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Sanctions Against Iran Were Lifted; Iranian Reaction Was Lukewarm

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Sanctions Against Iran Were Lifted; Iranian Reaction Was Lukewarm

Middle East

Sanctions Against Iran Were Lifted; Iranian Reaction Was Lukewarm

Sanctions Against Iran Were Lifted; Iranian Reaction Was Lukewarm

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  • <iframe src="https://www.npr.org/player/embed/463550947/463550948" width="100%" height="290" frameborder="0" scrolling="no" title="NPR embedded audio player">
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The U.S. and European nations lifted sanctions against Iran over the weekend as part of the nuclear deal. Renee Montagne talks to economist Djavad Salehi-Isfahani about the impact in Iran.

RENEE MONTAGNE, HOST:

When the day finally arrived and many of the sanctions weighing down Iran's economy were lifted, Iranians might have been expected to celebrate in the streets. Suddenly, the country could sell oil, replenish its fading fleet of airplanes and do business with much of the world. Instead, Iranians offered a collective shrug. Virginia Tech economist Djavad Salehi-Isfahani, just back after spending a month there, was not surprised.

DJAVAD SALEHI-ISFAHANI: The answer to why they're not more enthusiastic, why the financial markets in Iran actually have not responded - you know, the dollar-rial exchange rate barely moved. The stock exchange, it rose by 4 percent, and it's been in very low numbers for three years now. I think the reason is that the economy is tied in knots, some of it caused by the sanctions. And these knots are not easily removed when the sanctions are removed. A prime example is the banking sector. See, once the sanctions tightened in 2011 and in 2012, Iran's housing boom - rather, housing bubble - came to a quick end. A lot of people who had borrowed money from the banks and had invested it in real estate, they were unable to pay the banks. So banks now hold a lot of what you might call toxic assets. They're very similar, actually, to the problems that the United States and Europe had after the 2008 crash.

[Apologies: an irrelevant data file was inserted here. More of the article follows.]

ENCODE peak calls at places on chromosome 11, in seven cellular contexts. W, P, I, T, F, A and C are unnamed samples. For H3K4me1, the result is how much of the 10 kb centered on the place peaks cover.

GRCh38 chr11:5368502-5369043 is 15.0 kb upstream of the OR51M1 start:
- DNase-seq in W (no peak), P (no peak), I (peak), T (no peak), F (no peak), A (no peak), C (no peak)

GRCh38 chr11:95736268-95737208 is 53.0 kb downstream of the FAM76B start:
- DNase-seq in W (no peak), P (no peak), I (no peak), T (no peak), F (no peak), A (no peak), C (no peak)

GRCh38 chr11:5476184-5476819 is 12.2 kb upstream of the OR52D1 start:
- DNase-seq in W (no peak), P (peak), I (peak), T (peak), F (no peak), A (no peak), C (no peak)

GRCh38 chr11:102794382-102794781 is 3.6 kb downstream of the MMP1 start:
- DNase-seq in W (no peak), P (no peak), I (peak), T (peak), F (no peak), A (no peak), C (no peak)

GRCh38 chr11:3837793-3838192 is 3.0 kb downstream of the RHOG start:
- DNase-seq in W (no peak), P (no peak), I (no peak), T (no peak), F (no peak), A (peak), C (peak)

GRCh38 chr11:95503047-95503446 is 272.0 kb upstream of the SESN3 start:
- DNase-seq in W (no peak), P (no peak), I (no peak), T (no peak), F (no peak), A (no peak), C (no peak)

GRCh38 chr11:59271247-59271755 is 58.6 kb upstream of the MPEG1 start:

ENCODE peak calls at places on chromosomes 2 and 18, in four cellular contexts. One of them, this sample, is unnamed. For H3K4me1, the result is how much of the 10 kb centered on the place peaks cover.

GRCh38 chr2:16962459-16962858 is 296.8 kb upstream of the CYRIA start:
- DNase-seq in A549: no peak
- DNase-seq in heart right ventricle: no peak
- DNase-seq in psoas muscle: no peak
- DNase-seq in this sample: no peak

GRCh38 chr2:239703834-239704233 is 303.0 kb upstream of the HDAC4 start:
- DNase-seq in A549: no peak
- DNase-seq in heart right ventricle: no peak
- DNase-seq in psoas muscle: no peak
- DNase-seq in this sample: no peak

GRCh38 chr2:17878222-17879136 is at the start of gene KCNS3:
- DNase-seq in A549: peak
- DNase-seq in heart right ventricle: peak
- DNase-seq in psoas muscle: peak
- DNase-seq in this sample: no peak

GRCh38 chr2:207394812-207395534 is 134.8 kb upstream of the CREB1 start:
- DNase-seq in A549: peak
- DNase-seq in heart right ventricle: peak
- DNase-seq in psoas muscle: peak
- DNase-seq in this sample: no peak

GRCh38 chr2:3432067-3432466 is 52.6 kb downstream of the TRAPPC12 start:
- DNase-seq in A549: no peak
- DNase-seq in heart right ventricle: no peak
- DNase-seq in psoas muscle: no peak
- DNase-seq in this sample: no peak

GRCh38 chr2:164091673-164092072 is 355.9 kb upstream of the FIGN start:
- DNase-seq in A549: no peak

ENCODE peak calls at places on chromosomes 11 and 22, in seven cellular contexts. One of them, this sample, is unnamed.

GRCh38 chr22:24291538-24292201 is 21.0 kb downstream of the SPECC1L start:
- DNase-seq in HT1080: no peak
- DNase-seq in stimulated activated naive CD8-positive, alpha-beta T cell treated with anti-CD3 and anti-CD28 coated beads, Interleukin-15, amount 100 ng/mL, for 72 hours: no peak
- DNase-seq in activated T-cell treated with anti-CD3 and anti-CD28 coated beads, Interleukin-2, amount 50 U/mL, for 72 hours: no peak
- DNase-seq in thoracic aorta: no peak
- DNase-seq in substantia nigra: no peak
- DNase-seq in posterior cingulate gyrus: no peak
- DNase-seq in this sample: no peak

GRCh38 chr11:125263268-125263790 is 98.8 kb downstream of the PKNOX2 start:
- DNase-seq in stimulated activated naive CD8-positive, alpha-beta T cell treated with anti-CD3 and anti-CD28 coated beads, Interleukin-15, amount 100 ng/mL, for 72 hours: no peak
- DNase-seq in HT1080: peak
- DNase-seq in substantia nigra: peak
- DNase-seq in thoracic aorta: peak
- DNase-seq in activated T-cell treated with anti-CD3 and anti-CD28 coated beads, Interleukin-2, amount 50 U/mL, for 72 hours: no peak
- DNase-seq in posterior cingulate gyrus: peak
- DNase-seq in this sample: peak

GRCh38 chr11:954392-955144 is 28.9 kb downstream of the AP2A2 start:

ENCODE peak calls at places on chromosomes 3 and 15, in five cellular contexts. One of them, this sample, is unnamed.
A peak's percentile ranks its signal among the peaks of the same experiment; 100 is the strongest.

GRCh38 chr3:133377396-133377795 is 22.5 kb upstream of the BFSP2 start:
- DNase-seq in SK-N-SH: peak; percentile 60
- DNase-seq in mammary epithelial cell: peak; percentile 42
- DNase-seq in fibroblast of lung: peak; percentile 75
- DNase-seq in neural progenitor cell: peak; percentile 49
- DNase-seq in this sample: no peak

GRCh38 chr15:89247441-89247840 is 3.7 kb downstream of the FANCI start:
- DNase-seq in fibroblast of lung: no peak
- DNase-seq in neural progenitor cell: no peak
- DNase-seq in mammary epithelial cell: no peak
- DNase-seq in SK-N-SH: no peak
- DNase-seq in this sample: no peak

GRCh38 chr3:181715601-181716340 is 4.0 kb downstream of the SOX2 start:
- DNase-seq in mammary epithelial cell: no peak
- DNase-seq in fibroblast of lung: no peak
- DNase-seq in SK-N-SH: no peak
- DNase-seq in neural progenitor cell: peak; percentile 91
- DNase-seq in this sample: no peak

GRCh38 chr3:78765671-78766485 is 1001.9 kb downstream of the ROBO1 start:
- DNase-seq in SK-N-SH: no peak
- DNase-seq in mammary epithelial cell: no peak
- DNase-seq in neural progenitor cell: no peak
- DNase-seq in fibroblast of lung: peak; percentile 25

MONTAGNE: But what about the drop in oil? I mean, you were talking about toxic assets and the drop in real estate. How much has the fact that the price of oil has dropped - I mean, the average person on the street would know this, right?

SALEHI-ISFAHANI: Yes, they know that. The economy is, as we speak, in its deepest recession since the revolution. Iranians have not known a time as bad as now. Iran anticipates the new budget that was just presented in the Parliament is expecting $20 billion worth of oil revenue. So it's like one-fifth of the oil revenues Iran was getting a few years ago.

MONTAGNE: So what does this mean for - if there's such a thing as an average business or an average family, what does this mean to them?

SALEHI-ISFAHANI: If you are from the upper class, you'll probably be riding in nicer, cleaner airplanes. You will have an easier time moving money around the world, paying for your children's education abroad. For the middle class, lower middle class and poor Iranians, I suspect things are going to take a couple of years to improve. We are talking about 4 million people unemployed. Economic improvement that President Rouhani's promising for, like, next year of 5 percent is not going to make a dent in that unemployment. So I think as far as those people are concerned, they have to wait for the improvements to trickle down the economy so employment begins to improve.

MONTAGNE: There are a few businesses that should be very happy about the lifting of sanctions because it really opens up new markets for them. And those are carpets, caviar...

SALEHI-ISFAHANI: Pistachios.

MONTAGNE: Saffron. Why? Why those businesses?

SALEHI-ISFAHANI: First of all, they can probably penetrate export markets better now, much faster, call people and find distributors abroad and so on. But I think they're waiting for the banking crisis in Iran to blow over, for the banks to be able to lend at lower interest rates, before they can fully take advantage of these businesses abroad. There's one other thing. You know, Iranian carpets, for example, are now facing tough competition from Pakistan, Afghanistan, China. They're - it's not like the old days when they had a monopoly. I go to Iranian carpet stores and have to really work hard to find out if this carpet is not imported from China. It says, made in Iran. But you have to be an expert to be able to tell.

MONTAGNE: That was economist Djavad Salehi-Isfahani of Virginia Tech, who is just back from Iran. Thank you very much for joining us.

SALEHI-ISFAHANI: You're very welcome.

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